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April 15, 2014

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Fiction Series Update | March 2013

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Series update lists the latest installments in ongoing fiction series. This month’s titles include fast-paced adventures, hilarious middle-grade reads, and more.

Hats Off to Dr. Seuss!

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All things Seuss were in the air Monday at the 42nd branch of the New York Public Library as Random House Children’s Books and Dr. Seuss Enterprises launched its “Hats Off to Dr. Seuss!” campaign, a yearlong celebration of the famed children’s book author.

Caldecott Honoree Antonio Frasconi dies at 93

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Antonio Frasconi, the award-winning illustrator best known for his woodcuts, died on January 8 at age 93. Among his notable contributions to children’s literature are his bilingual picture books The House That Jack Built, a Caldecott Honor Book, and The Snow and the Sun, an ALA Notable Book.

‘Anansi the Spider’ Author/Illustrator Gerald McDermott Dies at 71

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Gerald McDermott, award-winning author and illustrator best known for his original take on folktales, died on December 26. He was 71.

Our Bodies, Our Minds | Confronting Self-Image in YA Fiction

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Though books related to body image have abounded in recent years, the following titles offer a new perspective on the subject. These novels tackle fresh and original topics that range from morbid obesity to gender dysmorphia.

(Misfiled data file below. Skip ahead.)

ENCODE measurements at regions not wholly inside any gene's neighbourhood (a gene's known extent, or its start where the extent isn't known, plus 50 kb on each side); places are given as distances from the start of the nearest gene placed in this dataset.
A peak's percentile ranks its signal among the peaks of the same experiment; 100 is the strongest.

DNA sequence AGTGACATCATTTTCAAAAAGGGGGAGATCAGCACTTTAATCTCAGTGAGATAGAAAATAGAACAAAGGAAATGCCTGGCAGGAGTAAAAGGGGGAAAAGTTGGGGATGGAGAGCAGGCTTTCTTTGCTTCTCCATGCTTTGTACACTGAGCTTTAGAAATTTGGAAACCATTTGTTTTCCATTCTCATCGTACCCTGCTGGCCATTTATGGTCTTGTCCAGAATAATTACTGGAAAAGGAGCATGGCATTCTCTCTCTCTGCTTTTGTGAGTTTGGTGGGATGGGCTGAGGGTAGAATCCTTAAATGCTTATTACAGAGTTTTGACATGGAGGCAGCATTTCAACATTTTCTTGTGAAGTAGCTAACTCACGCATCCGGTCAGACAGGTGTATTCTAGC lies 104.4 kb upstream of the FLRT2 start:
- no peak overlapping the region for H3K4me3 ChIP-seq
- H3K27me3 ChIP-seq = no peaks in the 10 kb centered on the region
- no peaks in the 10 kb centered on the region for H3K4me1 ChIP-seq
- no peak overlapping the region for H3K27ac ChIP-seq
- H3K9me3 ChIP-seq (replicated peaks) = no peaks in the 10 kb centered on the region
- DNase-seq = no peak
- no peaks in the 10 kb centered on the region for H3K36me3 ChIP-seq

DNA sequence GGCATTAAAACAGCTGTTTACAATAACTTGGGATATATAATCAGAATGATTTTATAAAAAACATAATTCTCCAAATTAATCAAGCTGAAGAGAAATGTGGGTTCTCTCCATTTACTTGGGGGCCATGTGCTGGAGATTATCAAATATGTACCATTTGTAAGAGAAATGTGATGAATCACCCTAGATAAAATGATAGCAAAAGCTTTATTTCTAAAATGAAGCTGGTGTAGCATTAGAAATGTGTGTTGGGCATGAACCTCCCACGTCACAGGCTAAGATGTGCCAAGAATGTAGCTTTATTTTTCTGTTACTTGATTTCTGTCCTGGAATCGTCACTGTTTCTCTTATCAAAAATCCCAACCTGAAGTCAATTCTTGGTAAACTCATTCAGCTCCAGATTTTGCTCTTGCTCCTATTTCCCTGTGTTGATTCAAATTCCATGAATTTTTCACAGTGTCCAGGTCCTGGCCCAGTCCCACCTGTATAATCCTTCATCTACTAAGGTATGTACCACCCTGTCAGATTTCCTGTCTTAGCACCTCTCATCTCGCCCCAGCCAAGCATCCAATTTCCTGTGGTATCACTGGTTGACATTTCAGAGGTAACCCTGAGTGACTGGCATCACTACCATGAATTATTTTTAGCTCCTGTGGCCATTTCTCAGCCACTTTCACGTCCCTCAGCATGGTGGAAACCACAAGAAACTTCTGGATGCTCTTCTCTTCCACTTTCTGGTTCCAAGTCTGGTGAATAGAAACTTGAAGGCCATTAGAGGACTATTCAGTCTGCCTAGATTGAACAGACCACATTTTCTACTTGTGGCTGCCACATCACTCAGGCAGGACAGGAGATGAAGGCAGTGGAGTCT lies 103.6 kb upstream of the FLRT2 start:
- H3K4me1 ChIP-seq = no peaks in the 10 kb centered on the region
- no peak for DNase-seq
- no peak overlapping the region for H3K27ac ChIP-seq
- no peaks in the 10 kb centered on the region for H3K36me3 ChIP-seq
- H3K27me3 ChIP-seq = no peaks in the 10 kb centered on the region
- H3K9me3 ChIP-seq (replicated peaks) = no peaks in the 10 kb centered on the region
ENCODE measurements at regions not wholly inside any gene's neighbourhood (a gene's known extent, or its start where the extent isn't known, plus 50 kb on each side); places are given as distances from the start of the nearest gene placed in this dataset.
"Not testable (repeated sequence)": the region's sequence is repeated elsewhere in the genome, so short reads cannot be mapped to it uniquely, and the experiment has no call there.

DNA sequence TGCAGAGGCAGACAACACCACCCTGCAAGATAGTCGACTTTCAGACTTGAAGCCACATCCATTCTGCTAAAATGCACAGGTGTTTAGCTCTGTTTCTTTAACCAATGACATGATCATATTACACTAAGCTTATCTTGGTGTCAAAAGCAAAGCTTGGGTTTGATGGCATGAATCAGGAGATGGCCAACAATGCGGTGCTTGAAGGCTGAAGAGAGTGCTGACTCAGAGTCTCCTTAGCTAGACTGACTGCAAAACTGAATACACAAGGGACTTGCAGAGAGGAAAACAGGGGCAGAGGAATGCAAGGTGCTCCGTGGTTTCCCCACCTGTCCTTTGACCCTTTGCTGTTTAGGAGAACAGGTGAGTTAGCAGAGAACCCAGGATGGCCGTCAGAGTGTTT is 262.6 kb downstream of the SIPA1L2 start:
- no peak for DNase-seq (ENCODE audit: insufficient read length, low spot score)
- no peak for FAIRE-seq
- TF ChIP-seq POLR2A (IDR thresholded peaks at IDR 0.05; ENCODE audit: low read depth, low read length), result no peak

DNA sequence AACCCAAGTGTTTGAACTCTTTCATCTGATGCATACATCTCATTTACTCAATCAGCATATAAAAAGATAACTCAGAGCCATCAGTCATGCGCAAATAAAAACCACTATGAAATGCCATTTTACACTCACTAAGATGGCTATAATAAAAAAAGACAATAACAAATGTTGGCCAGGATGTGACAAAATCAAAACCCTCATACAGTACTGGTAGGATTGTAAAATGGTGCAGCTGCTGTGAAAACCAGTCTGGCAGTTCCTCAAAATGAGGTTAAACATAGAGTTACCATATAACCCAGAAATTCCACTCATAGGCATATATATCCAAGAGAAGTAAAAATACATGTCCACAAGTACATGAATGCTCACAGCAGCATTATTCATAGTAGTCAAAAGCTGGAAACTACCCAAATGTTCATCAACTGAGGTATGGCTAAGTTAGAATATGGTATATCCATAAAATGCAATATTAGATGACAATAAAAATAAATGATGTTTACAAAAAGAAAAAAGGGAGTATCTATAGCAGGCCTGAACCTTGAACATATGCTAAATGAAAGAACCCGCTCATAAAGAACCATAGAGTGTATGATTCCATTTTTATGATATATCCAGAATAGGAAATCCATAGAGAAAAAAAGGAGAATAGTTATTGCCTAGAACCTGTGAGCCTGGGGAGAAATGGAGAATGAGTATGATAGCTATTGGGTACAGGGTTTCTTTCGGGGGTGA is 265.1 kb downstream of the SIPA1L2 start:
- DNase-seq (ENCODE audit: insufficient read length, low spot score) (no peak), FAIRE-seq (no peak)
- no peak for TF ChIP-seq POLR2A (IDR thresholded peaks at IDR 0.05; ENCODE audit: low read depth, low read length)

Getting it Right, Making it Fun: NYPL Panelists Talk Writing Nonfiction

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At a recent New York Public Library panel on Ethics and Nonfiction, four popular juvenile nonfiction authors discussed the challenges of writing entertaining and enlightening works for kids while adhering to the facts.

Fiction Series Update: January 2013

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The latest installments in ongoing fiction series that are well-known to most of our readers.

U.S. State Department Launches Online Game to Aid English Learners

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The U. S. government has joined the list of organizations using gaming to enhance learning. This week, the Department of State released a new game to give English-language students a hands-on way to augment their mastery of English.